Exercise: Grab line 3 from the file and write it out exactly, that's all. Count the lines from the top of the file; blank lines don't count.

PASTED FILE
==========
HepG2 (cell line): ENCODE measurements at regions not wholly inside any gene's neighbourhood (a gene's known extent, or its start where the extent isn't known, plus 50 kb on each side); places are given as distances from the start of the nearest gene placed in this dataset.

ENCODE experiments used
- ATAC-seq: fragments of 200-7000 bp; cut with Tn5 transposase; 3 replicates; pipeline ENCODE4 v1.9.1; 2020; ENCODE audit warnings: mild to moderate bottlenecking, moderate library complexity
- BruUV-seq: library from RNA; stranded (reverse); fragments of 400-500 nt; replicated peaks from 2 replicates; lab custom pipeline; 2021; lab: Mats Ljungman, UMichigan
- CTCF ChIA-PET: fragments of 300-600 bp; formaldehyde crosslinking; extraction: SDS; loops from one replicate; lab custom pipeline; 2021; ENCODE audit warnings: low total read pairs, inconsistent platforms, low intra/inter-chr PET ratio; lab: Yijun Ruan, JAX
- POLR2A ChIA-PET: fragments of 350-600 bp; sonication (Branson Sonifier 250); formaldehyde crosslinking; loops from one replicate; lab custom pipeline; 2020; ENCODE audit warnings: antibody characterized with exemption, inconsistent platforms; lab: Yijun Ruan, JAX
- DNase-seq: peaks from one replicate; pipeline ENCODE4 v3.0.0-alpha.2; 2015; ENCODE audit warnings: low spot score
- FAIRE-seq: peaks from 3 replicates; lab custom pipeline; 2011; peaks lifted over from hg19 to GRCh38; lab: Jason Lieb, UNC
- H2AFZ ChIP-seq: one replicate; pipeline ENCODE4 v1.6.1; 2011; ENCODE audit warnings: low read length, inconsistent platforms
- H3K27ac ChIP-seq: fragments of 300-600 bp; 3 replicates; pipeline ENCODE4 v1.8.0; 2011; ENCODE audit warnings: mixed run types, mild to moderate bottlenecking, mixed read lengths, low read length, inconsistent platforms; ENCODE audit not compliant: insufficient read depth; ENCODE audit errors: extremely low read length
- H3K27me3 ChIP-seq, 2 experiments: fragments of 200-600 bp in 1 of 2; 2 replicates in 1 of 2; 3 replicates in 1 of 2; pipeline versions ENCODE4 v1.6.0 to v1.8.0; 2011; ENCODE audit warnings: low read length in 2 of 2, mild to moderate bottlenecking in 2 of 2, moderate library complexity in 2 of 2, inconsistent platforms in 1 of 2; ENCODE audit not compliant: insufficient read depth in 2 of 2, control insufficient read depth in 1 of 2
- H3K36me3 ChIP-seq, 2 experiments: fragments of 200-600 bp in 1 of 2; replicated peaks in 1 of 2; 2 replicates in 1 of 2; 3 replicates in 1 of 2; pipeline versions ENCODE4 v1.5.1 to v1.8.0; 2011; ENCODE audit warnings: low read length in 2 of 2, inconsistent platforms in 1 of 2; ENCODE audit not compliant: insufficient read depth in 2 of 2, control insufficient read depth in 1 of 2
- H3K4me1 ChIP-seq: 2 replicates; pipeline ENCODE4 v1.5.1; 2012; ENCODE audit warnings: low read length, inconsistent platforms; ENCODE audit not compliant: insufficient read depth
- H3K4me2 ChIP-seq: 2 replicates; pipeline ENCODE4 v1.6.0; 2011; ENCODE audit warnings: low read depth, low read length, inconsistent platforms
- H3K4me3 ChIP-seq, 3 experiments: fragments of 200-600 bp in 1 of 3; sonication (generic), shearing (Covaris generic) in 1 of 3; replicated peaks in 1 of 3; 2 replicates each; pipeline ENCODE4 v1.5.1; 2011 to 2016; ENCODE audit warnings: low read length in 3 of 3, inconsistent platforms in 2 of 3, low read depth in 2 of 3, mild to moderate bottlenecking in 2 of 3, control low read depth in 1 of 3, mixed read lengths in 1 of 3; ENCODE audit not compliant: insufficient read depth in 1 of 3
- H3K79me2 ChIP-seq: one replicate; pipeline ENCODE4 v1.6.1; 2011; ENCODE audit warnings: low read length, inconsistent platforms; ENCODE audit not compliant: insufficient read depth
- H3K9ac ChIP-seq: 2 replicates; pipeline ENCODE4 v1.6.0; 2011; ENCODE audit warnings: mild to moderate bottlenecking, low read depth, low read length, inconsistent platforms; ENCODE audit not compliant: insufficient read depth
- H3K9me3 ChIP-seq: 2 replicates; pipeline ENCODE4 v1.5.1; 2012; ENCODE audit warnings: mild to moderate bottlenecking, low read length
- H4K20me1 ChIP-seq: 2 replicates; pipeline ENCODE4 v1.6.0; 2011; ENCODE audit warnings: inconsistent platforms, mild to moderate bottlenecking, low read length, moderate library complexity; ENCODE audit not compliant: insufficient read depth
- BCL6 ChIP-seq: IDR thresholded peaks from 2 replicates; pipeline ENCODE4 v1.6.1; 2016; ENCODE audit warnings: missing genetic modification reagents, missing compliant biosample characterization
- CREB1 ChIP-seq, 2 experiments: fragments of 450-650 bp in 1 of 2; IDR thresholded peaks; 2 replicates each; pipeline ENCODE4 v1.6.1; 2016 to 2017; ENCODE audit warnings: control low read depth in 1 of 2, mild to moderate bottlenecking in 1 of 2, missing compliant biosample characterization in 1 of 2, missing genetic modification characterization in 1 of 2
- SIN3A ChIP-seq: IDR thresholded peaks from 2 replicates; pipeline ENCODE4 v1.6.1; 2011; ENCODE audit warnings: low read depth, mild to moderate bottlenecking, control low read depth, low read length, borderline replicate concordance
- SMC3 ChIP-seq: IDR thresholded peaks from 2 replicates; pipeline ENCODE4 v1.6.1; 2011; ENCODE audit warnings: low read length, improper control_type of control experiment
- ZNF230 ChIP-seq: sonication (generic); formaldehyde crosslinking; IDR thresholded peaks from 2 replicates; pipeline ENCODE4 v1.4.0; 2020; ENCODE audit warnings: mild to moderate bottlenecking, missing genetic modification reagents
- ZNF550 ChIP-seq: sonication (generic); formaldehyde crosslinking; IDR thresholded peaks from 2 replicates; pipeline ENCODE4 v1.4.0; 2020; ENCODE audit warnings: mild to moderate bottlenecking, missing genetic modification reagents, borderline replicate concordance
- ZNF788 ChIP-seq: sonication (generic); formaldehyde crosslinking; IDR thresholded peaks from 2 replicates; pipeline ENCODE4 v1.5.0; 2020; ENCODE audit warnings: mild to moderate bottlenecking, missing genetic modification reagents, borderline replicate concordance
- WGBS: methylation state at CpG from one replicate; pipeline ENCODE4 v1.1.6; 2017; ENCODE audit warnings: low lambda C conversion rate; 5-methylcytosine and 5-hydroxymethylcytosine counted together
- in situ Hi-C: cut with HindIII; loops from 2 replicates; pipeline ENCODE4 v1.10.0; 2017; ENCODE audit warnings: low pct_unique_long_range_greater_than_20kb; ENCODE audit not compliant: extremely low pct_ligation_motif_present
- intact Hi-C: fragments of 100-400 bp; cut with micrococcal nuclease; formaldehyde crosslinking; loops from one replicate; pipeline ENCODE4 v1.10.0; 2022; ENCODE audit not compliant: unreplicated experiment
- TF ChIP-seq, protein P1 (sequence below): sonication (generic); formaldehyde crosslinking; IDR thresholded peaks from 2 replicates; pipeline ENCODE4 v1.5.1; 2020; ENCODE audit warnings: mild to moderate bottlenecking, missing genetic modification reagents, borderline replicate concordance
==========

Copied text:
- ATAC-seq: fragments of 200-7000 bp; cut with Tn5 transposase; 3 replicates; pipeline ENCODE4 v1.9.1; 2020; ENCODE audit warnings: mild to moderate bottlenecking, moderate library complexity